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GR NO. 94545 April 4, 1997

Digested by: Shineth Divine D. Alejandre


Appellant was charged with murder. Prosecution presented witnesses Corazon

and Pedro Dayao and Lolita Ambre to testify on the circumstances of the crime.
Corazon Dayao stated that he saw David fall and seeing David wanted to say
something to Lolita, her wife. She pulled Lolita towards the victim. Lolita asked
her husband who had shot him and the latter answered, "It was Pare Pran." She
heard David's words because, like Lolita, she had also placed her head near David
who was still alive at the time. Lolita Ambre, testified as well that before her
husband died, she went near him, he said, "Pare Pran." She knew that her
husband was referring to Francisco Santos, the godfather of their youngest child.


Whether the antemortem statement of the deceased identifying the accused

constitutes a dying declaration sufficient to sustain the conviction of appellant.


Yes. A dying declaration is entitled to the highest credence because noperson who
knows of his impending death would make a careless and false accusation. As an
exception to the hearsay rule, the requisites for its admissibility are as follows:
(1) the declaration is made by the deceased under the consciousness of his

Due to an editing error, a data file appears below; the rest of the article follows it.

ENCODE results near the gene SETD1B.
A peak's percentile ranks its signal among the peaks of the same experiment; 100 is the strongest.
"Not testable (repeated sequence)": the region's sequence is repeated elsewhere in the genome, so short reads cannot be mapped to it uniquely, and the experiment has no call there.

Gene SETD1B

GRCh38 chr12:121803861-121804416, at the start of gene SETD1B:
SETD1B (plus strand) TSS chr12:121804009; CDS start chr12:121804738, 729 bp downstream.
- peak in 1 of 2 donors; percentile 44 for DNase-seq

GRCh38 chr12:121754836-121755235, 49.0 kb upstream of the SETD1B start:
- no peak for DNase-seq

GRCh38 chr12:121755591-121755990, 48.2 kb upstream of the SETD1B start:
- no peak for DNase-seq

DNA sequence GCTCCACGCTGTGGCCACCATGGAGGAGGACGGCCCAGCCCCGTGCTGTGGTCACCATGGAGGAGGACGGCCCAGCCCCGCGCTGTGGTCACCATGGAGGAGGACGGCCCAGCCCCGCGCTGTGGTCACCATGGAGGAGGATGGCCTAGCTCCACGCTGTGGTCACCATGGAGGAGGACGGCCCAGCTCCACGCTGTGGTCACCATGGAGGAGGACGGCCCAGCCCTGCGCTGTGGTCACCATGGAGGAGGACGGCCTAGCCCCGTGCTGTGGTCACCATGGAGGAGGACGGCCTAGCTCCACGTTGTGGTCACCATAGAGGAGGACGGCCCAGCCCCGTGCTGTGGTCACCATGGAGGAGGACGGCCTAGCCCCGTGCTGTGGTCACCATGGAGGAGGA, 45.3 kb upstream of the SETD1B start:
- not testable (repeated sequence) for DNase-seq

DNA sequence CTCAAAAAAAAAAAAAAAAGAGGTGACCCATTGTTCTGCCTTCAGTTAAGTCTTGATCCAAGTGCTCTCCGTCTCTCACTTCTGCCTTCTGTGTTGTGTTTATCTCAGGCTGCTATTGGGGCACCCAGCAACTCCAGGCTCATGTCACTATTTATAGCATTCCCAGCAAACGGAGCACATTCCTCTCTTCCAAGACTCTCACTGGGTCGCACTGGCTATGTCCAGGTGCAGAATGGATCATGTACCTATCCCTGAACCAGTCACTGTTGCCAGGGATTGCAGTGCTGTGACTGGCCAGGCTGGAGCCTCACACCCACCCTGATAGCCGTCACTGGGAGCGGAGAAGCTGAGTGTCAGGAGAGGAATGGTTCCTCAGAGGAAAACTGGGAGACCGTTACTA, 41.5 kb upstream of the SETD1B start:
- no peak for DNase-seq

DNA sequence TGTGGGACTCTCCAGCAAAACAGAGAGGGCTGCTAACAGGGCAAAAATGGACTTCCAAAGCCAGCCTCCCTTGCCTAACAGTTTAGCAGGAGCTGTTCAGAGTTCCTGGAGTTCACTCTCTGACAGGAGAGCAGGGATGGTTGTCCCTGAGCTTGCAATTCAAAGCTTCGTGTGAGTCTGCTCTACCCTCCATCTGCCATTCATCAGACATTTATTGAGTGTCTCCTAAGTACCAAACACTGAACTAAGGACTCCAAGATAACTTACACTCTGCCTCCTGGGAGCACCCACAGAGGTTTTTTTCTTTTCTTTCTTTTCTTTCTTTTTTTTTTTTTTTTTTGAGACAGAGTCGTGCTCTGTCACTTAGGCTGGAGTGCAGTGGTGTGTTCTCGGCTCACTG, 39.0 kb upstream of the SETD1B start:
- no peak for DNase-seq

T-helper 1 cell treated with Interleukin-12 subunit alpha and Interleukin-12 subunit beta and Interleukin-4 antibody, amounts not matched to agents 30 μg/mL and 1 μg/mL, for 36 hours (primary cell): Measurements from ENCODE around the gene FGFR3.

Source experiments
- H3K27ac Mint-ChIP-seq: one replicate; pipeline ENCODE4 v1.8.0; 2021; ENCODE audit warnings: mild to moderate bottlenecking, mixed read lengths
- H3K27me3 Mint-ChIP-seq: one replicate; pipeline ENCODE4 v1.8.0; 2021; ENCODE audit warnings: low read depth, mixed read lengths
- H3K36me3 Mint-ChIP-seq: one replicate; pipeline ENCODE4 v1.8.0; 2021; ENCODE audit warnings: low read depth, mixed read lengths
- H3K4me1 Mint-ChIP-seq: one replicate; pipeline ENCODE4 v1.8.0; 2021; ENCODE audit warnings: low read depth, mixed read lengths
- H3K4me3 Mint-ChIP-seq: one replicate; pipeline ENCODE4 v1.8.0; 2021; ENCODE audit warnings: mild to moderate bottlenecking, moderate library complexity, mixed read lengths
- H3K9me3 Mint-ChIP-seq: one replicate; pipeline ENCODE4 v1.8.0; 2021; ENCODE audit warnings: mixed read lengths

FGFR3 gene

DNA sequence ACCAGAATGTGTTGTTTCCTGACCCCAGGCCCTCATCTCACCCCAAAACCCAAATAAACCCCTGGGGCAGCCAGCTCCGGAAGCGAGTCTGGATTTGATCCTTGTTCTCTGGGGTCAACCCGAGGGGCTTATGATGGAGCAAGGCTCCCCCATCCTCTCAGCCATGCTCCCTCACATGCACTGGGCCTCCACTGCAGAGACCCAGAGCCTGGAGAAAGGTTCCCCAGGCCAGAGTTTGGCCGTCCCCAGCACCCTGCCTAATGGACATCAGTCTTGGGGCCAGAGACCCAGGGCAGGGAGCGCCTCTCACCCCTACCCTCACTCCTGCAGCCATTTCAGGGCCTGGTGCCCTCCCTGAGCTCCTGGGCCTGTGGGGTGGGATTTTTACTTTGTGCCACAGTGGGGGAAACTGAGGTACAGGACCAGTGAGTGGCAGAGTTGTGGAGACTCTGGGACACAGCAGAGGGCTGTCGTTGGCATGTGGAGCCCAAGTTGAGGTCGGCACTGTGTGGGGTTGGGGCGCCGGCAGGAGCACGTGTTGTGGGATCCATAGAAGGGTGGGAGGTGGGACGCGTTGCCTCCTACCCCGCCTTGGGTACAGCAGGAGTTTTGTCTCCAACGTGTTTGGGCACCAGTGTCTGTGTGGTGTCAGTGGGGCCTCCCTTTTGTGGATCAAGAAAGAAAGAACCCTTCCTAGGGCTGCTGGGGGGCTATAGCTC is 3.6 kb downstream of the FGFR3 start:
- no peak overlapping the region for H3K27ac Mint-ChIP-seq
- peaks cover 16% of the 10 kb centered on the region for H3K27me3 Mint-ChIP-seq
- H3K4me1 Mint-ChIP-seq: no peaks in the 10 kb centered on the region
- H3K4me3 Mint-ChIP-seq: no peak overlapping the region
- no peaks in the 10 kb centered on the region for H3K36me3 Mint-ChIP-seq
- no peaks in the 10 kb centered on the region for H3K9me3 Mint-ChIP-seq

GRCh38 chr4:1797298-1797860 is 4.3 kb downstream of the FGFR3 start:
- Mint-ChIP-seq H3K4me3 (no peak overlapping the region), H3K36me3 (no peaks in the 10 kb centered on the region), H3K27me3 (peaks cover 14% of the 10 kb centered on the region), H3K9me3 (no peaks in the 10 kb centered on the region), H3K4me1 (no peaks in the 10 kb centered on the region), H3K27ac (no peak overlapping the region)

impending death; (2) the deceased was at the time competent as a witness; (3) the
declaration concerns the cause and surrounding circumstances of the declarant's
death; and (4) the declaration is offered in a criminal care wherein the declarant's
death is the subject of inquiry.

It must be shown that a dying declaration was made under a realization by the
decedent that his demise or at least, its imminence — not so much the rapid
eventuation of death — is at hand. This may be proven by the statement of the
deceased himself or it may be inferred from the nature and extent of the
decedent's wounds, or other relevant circumstances.

In the case at bar, the victim's declaration consisted of the words "Pare Pran."
Under the circumstances, however, he could not have been expected to articulate
his awareness of something so obvious — the inevitability of his demise — or to
have the energy to do so. The nature and extent of said injuries underscored the
seriousness of his condition and they later proved by themselves that the
utterances of the deceased were made under a consciousness of an impending
death. That his demise thereafter came swiftly, although not instantaneously,
further emphasized the victim's realization of the hopelessness of his recovery.

We stress that when a person is at the point of death, every motive for falsehood
is silenced and the mind is induced by the most powerful consideration to speak
the truth.